The chaos in Congress continues after Kevin McCarthy was ousted as speaker, ITV News Correspondent Dan Rivers reports
Kevin McCarthy, the speaker of the US Congress, has been voted out of the job in a first for American history after a showdown with the hard right of his Republican Party.
In a quiet chamber, the presiding officer announced McCarthy had lost the vote 216-210 saying the office of speaker "is hereby declared vacant."
It is only the third time a speaker of the House of Representatives has faced the prospect of such a vote, the second time it has ever reached the floor and the first time they have ever lost one.
With no obvious successor to Mr McCarthy, it is unclear who will step into the role.
A close ally of Mr McCarthy, Republican Patrick McHenry, will takover the job temporarily until a replacement is found.
Mr McCarthy’s chief rival, Matt Gaetz brought forward the “motion to vacate” drawing together a handful of Republican critics of the speaker and many Democrats who say he is unworthy of leadership.
11 Republicans voted to remove Mr McCarthy but due to the slim majority his party holds in Congress it was enough to tip the scales against him.
The vote is being viewed as triggering an open civil war within the Republicans between the hardline Donald Trump-backing minority who opposed Mr McCarthy and the more moderate majority who supported the former speaker.
Mr McCarthy and Mr Trump have had a complicated relationship in the past but the former president did not back the motion to remove the speaker on Tuesday.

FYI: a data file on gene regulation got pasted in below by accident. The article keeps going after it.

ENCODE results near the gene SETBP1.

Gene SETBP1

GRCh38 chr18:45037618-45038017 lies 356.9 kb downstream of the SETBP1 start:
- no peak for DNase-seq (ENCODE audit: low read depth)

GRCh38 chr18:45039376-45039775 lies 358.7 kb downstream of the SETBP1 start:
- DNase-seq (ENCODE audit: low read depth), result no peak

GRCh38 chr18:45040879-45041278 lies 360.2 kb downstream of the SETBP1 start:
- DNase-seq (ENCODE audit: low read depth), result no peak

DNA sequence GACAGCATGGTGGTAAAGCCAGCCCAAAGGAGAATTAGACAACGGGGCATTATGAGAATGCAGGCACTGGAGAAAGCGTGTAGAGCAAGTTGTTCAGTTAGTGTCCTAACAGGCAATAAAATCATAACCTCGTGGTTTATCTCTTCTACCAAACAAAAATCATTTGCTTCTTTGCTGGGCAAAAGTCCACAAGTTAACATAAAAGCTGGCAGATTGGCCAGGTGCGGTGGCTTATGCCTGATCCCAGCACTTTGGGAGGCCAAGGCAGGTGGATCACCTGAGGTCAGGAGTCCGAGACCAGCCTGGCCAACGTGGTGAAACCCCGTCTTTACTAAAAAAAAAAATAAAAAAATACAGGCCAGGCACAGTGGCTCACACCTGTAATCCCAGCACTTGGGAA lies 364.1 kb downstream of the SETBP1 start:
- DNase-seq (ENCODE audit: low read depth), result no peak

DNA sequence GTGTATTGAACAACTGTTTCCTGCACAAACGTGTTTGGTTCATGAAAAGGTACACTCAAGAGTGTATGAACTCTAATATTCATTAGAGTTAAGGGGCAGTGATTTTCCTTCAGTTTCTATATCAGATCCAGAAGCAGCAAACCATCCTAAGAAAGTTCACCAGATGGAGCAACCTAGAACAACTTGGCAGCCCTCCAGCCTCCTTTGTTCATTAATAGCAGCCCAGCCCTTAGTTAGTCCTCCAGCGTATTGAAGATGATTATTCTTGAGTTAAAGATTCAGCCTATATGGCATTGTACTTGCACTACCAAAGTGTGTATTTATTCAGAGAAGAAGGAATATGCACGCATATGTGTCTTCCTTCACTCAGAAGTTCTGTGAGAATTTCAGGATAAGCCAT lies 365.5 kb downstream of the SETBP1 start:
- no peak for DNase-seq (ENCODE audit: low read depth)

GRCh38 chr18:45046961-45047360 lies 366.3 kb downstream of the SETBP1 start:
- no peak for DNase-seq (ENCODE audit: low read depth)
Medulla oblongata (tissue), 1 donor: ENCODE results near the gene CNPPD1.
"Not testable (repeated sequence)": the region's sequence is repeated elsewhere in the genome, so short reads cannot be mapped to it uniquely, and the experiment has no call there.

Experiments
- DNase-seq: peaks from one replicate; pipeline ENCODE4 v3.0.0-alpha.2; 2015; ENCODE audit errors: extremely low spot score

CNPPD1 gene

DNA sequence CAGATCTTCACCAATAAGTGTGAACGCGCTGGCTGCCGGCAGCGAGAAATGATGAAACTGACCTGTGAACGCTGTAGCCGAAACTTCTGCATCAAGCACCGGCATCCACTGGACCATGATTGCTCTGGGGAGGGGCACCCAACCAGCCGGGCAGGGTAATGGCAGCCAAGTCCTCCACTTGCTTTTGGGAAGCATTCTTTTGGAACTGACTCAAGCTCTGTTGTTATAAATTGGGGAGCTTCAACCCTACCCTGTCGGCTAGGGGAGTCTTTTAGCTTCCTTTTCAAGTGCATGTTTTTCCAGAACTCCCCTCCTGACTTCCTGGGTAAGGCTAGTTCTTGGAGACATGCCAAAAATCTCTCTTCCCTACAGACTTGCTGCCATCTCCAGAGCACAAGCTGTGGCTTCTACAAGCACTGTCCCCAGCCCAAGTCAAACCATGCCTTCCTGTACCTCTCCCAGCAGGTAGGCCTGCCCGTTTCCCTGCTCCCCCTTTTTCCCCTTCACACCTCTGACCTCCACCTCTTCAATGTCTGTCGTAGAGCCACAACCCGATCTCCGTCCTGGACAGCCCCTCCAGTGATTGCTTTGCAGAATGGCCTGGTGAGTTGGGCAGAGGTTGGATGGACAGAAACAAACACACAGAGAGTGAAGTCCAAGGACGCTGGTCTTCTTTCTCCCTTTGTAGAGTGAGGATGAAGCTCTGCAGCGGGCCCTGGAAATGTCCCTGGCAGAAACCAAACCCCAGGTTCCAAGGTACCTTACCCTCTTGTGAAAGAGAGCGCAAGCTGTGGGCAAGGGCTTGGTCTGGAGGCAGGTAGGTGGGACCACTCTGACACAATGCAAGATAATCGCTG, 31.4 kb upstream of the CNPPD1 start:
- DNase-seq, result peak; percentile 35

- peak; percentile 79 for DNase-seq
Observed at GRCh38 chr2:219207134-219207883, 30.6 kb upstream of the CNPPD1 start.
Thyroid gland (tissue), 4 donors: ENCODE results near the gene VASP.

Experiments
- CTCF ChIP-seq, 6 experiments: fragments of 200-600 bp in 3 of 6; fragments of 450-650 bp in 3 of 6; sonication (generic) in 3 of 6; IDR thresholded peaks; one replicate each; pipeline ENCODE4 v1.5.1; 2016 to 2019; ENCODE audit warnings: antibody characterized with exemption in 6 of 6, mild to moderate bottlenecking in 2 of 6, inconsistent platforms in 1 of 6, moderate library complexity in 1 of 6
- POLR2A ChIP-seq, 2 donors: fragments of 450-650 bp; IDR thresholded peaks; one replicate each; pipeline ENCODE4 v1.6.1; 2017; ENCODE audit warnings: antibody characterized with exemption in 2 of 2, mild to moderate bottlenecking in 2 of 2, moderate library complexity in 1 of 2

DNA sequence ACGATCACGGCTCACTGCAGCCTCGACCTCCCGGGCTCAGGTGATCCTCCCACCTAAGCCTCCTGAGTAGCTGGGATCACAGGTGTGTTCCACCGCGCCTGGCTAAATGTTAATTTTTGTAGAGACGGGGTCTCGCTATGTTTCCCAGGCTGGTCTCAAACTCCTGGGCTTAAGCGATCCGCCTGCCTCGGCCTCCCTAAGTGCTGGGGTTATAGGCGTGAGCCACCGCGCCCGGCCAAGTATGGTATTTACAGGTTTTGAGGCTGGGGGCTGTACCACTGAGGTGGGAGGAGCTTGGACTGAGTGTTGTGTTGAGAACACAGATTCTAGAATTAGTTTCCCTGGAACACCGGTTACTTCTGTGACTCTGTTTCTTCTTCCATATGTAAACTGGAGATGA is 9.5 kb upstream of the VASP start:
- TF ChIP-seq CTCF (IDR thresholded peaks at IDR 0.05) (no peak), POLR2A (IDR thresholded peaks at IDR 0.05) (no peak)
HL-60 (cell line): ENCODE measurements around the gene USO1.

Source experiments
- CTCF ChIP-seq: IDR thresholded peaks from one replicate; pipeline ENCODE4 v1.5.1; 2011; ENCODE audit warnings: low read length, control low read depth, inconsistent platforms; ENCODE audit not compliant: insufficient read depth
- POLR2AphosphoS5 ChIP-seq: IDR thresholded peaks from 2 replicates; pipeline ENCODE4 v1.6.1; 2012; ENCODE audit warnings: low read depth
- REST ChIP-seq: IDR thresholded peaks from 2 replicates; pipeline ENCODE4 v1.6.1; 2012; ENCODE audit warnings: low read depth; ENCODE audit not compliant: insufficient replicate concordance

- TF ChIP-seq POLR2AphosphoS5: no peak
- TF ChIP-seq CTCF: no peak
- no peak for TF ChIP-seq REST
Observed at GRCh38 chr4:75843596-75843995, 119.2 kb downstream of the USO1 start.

Hours before the vote Mr Trump posted on his social media website Truth Social: "Why is it that Republicans are always fighting among themselves, why aren’t they fighting the Radical Left Democrats who are destroying our Country?"
The latest crisis began over the weekend when Mr McCarthy ended a tense deadlock that could have resulted in a shutdown in the US government by using Democrat support to pass a budget through the chamber.
The same group of hard-right Republicans who ousted him on Tuesday were the ones refusing to compromise on their budget demands a few days ago.
Mr Gaetz threatened to initiate a motion to remove Mr McCarthy if he relied on Democrat support to get the budget through the chamber, a threat he kept to on Tuesday.
Mr McCarthy insisted he would not cut a deal with Democrats to remain in power - not that he could have relied on their help even if he had asked.
ITV News spoke to two Republican Presidential candidates about the chaos in their party after Kevin McCarthy was ousted
Democratic leader Hakeem Jeffries said in a letter to colleagues that he wants to work with Republicans, but he was unwilling to provide the votes needed to save Mr McCarthy.
"It is now the responsibility of the GOP members to end the House Republican Civil War," Mr Jeffries said, announcing the Democratic leadership would vote for the motion to oust the speaker.
Mr McCarthy's time in office has been plagued by instability ever since the Republicans won the right to nominate a speaker when they got their majority in the House.
It took Mr McCarthy an unprecedented 15 rounds of votes in January over multiple days to even secure the office after the disappointing midterms for the Republicans only returned them a slim majority.
One of the compromises Mr McCarthy offered to the members of his party who refused to back him was to change the rules to allow a single member of Congress to initiate a vote to remove him.
Mr Gaetz made use of the new rule on Tuesday.
Many of the people who were reluctant to back Mr McCarthy in January were the same group to trigger his downfall nine months later.
The speaker of the House of Congress is one of the most powerful political offices in the United States.
They are also third in line to take the office of President if both the incumbent and the vice president are unable to.
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